4 ways to help your husband say how he really feels - Part Three

Recently I wrote about four ways that you can help your husband open up in a conversation for Family Share.
You can see the original article on their website here.
As I was writing the article for their website, I realized there is more to each lesson than I could include in one article (especially since there was a word limit.) In order to better explain each principle, I thought I'd break up each idea into individual posts. You are about to read Part 3.

Click on Part 1Part 2, and Part 4 to read more.

3. Share your feelings too.

 Emotions are tools that can strengthen relationships. Think about your friends that feel closest to. The friends that know you best are those who have seen you in a variety of emotions: anger, sadness, frustration, fear, insecurity, and joy. The more you feel comfortable opening up and sharing with your friends, the deeper the bond of friendship. And so it is with marriage.

As you share emotions with your husband, your bond will deepen. Sharing emotions throughout your typical day to day interactions will establish a good pattern of communication. Trust will develop as you each respect each others' feelings. Feeling comfortable talking about feelings is especially important when you are discussing differing opinions.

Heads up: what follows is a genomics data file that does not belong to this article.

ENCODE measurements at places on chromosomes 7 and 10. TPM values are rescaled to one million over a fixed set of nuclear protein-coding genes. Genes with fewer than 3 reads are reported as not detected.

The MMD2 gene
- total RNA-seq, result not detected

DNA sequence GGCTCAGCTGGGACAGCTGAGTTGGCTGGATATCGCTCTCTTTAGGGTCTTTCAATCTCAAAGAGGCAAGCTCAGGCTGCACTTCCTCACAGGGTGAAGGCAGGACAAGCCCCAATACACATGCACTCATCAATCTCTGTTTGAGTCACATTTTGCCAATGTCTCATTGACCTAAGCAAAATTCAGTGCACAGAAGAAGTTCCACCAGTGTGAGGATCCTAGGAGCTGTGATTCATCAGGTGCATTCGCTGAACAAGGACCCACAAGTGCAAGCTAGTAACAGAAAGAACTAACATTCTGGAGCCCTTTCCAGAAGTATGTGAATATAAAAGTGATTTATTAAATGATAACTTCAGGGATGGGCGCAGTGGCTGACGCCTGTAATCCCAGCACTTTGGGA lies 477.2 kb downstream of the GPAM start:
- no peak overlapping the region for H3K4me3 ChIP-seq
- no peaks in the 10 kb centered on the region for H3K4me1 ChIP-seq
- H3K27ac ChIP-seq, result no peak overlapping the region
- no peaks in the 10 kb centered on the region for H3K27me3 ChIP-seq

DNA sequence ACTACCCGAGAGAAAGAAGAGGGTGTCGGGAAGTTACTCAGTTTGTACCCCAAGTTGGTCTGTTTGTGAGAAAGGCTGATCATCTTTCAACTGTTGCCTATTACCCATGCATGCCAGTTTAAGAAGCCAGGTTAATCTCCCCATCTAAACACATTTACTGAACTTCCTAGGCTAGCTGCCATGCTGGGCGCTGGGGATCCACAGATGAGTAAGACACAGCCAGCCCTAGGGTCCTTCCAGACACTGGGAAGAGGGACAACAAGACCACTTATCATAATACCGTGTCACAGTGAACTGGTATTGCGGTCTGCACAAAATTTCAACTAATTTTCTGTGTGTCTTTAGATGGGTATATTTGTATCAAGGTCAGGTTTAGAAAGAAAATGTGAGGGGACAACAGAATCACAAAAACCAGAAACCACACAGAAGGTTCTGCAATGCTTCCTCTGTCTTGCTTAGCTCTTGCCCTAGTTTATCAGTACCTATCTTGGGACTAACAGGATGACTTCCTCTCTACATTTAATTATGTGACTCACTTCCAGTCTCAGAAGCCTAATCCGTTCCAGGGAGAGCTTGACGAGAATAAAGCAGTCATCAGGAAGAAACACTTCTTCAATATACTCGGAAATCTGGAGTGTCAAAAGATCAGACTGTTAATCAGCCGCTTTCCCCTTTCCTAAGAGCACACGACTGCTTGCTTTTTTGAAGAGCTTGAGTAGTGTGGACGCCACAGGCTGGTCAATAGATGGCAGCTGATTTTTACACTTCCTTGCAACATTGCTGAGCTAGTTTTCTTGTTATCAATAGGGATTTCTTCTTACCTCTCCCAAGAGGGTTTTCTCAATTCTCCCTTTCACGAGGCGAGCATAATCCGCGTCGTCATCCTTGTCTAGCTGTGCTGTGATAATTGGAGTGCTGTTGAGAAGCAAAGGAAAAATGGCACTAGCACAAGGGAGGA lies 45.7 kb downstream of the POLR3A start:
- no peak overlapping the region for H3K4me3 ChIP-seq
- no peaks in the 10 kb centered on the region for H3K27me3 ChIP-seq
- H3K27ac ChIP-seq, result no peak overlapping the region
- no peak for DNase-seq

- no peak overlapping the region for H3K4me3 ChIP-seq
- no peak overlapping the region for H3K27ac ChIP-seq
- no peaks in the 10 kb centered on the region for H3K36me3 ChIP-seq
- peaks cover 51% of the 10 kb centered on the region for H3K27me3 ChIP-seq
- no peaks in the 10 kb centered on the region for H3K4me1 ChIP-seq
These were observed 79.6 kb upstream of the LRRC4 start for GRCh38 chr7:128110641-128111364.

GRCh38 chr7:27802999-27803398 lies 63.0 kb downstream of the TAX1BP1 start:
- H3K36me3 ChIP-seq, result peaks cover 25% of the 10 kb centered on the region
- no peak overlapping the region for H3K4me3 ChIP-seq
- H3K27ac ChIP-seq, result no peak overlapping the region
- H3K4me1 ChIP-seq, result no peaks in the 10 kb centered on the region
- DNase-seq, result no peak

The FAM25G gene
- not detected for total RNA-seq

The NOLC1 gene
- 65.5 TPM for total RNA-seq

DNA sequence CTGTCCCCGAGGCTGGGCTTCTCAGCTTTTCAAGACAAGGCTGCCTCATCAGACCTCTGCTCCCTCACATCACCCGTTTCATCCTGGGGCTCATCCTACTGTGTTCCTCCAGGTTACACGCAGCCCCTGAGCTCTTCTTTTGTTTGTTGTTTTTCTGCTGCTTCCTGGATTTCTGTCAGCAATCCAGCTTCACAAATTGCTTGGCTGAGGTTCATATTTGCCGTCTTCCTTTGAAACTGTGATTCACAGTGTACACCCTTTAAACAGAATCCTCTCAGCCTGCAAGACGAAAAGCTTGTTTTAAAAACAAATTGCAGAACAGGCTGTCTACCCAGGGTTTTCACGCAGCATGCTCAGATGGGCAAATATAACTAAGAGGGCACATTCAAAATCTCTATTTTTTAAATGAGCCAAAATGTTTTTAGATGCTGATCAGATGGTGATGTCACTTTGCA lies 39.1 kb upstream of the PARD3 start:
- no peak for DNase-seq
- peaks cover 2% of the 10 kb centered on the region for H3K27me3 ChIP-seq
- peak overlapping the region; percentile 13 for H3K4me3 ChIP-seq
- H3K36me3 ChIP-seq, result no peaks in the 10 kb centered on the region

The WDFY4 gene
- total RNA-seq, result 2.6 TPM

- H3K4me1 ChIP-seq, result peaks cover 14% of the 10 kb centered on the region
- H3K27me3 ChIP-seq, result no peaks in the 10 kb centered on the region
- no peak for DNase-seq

When disagreements develop, take some time to really ponder on your own emotional state. Has your opinion formed out of fear, worry, or jealousy? Does your desired action lead you to feel joy, security, or comfort? Own your feelings. When you have discovered how you truly feel, share those insights with your husband. Explain to him how your opinion was formed and which emotions are driving your thought process. Remember to use kind words in a gentle voice as you discuss your viewpoint (see Part One of this series.)

Your husband will feel more comfortable trusting you with his true emotions if you can open up and share what is inside your heart. After you have said your part, allow him time to formulate what he is feeling. The "mirroring" skills I described in Part Two help to slow down a conversation. If you want your husband to open up and share what he honestly thinks and feels, give him time to analyze his own heart. Let him think about what he wants to say.

Realize that it is possible that your husband doesn't know how to label the emotion he feels, so as you name your feelings, you are teaching emotion words that can help him.